In contrast, LGV is rarely diagnosed in industrialized nations of Europe and North America. However, an outbreak that occurred in the Netherlands in 2004 marked a turning point with regards to LGV epidemiology in the Western world: The disease has subsequently been observed in other European countries, in North America and in Australia. Highest incidence rates have been reported in the United Kingdom . Strikingly, the majority of these outbreaks has been provoked by serovar L2. Clinical presentation differed from the aforedescribed, classical one and was marked by complaints associated with proctitis or proctocolitis. Most patients were men who have sex with man, and a strong correlation between the incidence of LGV and previous infection with the human immunodeficiency virus (HIV) has been noted.
Lymphogranuloma venereum (LVG) is a sexually transmitted disease caused by serovars L1, L2 and L3 of Chlamydia trachomatis. It is important to note that other strains of this same species provoke distinct pathologies, i.e., inflammation of urethra, cervix, epididymis and prostate as well as conjunctivitis.
LVG may be contracted during unprotected vaginal, anal or - rarely - oral sex. Classic LVG manifests in form of genital or rectal ulcers and regional lymphadenopathy. Affected individuals pass through three stages of the disease: During the first stage, a papule may form on vulva, vaginal mucosa or cervix, on the glans penis, in the urethra or rectum of both women and men. It may erode and ulcerate, but is usually painless and doesn't cause pruritus. Thus, it frequently goes unnoticed. After about one week, it remits spontaneously. However, the infection persists, and symptoms corresponding to the second stage of the disease may be noted a few weeks later. By then, bacteria have reached regional lymph nodes, induce an inflammation accompanied by pain and swelling. Buboes may form. If not adequately treated, the disease may advance to a third, chronic stage marked by extensive tissue damage, abscess and fistula formation, and, in case of anal infections, inflammation, strictures and stenosis of the rectum.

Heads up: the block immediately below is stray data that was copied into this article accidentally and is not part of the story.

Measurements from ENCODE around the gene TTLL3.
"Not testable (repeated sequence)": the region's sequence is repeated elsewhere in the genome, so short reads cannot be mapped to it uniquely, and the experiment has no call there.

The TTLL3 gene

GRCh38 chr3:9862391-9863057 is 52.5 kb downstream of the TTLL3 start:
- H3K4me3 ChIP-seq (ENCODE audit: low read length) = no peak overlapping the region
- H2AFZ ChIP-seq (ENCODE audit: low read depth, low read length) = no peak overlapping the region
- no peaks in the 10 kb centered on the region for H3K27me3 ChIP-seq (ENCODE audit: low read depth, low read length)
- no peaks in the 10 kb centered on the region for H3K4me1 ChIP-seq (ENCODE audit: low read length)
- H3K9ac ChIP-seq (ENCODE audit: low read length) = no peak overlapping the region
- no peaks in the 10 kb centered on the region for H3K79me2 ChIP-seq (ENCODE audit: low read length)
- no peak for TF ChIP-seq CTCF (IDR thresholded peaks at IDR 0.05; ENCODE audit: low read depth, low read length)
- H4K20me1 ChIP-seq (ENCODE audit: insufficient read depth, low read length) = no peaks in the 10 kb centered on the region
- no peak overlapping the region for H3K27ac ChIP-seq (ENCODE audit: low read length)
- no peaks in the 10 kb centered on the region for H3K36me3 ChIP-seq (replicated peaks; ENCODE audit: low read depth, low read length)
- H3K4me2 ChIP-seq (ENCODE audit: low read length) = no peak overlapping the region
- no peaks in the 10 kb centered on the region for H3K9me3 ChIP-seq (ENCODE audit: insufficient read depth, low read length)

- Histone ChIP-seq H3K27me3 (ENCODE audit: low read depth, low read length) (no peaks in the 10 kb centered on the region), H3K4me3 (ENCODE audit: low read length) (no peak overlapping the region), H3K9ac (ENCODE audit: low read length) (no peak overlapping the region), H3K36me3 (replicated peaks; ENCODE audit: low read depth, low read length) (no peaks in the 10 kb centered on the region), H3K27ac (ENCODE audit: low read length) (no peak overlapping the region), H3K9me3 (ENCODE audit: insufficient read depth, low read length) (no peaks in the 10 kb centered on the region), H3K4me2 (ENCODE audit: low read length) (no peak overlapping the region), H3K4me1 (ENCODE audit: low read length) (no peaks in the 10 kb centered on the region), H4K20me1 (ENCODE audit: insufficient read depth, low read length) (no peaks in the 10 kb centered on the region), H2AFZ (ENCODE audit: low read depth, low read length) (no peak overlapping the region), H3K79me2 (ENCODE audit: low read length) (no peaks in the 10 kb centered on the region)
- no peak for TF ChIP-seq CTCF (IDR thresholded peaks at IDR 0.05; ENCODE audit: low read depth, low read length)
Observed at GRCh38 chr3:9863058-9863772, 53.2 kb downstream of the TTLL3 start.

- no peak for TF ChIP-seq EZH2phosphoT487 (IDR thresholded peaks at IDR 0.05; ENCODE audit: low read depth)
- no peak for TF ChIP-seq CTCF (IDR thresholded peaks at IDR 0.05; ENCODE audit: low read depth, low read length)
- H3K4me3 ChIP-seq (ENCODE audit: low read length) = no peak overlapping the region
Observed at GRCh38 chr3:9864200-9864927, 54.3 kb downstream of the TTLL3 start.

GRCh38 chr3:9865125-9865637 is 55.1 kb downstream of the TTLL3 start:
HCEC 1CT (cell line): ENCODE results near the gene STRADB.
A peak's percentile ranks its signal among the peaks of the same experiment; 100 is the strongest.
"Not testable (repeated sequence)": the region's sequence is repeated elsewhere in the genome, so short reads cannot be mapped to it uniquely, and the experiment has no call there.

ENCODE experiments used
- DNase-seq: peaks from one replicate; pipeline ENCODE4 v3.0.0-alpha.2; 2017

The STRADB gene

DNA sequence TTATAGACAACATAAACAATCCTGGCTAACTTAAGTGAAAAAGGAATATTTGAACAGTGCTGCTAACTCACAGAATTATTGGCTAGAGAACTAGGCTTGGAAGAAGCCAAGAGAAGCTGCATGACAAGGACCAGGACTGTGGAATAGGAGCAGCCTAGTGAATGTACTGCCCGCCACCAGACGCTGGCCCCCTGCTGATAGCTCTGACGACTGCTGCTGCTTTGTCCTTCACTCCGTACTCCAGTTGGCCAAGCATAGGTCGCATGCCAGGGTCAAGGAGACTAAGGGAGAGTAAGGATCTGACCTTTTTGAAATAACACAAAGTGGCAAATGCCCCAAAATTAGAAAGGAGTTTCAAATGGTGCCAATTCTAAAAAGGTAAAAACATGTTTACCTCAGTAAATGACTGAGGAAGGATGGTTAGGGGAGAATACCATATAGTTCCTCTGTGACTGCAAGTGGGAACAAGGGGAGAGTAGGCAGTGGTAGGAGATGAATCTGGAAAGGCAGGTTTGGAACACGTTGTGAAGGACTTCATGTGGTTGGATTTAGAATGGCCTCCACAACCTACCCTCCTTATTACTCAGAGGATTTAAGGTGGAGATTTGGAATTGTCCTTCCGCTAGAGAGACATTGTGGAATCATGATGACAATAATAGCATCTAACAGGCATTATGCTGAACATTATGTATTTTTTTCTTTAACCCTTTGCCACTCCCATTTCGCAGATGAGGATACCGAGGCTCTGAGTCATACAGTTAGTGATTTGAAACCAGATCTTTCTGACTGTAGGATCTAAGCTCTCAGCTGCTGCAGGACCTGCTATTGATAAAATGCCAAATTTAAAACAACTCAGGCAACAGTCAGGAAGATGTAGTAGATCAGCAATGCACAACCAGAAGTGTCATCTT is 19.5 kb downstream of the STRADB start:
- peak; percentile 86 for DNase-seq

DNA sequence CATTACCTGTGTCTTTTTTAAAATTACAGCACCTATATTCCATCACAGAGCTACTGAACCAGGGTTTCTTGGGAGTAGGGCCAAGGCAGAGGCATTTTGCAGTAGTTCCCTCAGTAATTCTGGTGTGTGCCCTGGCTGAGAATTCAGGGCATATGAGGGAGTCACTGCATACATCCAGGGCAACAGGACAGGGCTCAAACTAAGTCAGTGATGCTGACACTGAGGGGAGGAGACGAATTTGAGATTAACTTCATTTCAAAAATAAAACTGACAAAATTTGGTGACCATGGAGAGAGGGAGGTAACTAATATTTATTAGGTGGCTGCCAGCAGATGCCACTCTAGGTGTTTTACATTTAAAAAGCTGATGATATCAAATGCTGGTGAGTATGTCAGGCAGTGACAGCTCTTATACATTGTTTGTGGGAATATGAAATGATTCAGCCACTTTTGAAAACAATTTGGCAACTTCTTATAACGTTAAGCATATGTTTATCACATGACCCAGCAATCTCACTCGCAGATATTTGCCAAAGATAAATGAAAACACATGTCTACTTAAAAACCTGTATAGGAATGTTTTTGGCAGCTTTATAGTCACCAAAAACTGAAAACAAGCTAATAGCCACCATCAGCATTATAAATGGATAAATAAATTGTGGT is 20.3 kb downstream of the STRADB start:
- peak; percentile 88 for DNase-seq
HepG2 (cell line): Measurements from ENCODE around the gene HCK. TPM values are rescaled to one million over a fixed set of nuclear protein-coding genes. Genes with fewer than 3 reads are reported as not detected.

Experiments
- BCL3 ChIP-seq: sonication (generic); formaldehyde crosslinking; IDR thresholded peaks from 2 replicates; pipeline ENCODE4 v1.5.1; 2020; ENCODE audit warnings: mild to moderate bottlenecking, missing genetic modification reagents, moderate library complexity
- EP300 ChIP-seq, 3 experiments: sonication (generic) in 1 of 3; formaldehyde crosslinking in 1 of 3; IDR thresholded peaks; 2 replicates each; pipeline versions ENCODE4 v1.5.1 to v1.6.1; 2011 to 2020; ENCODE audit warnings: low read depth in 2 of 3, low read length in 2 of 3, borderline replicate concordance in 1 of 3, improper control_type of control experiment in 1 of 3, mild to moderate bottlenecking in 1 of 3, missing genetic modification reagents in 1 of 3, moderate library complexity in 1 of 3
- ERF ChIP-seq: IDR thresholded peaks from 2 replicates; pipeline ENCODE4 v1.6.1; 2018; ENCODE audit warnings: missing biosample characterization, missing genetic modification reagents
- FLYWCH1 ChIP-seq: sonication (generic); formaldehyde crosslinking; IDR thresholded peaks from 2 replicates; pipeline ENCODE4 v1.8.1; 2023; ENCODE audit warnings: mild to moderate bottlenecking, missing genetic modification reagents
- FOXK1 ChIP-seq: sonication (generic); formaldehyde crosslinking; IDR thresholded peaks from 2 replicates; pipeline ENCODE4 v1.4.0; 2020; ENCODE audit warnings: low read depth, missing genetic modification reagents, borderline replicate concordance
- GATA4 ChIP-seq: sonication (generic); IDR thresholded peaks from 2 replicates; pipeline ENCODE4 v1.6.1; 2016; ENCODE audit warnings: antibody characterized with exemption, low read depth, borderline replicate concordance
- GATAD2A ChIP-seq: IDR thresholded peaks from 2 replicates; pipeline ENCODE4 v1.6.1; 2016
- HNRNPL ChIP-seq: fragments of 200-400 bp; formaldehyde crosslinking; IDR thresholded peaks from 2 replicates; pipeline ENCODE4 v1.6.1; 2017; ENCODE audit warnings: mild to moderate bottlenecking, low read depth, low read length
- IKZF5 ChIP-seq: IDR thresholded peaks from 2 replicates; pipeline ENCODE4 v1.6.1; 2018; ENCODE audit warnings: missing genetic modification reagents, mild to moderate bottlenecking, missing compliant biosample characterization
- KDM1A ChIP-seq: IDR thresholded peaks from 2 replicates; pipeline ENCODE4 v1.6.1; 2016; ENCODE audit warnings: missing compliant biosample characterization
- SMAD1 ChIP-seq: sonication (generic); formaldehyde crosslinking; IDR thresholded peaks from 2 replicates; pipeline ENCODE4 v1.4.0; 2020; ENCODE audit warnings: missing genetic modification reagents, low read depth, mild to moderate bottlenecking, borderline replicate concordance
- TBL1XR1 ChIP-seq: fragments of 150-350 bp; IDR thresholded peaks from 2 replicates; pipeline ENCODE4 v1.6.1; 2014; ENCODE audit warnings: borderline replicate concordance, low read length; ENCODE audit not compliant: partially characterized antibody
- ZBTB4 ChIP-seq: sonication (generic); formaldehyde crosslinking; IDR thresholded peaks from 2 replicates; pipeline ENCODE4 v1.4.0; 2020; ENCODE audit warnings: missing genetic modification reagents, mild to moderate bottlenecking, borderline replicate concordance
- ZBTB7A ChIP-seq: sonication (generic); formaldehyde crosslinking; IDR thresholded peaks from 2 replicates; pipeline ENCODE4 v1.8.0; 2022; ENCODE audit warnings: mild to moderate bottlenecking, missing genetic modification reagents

While LVG has long since been considered an endemic disease of developing countries, several outbreaks have been registered in recent years in Europe, North America and Australia. The vast majority of affected individuals were men who have sex with man, whereby many of them were also infected with the human immunodeficiency virus. In these cases, an inflammation of the rectum or rectum and colon predominated the clinical picture. Patients may not anorectal bleedings, hemopurulent discharge, and problems while defecating.
LVG is effectively treated with antibiotics. If therapy is initiated before irreversible tissue damage occurs, the prognosis is excellent and long-term sequelae are not to be expected.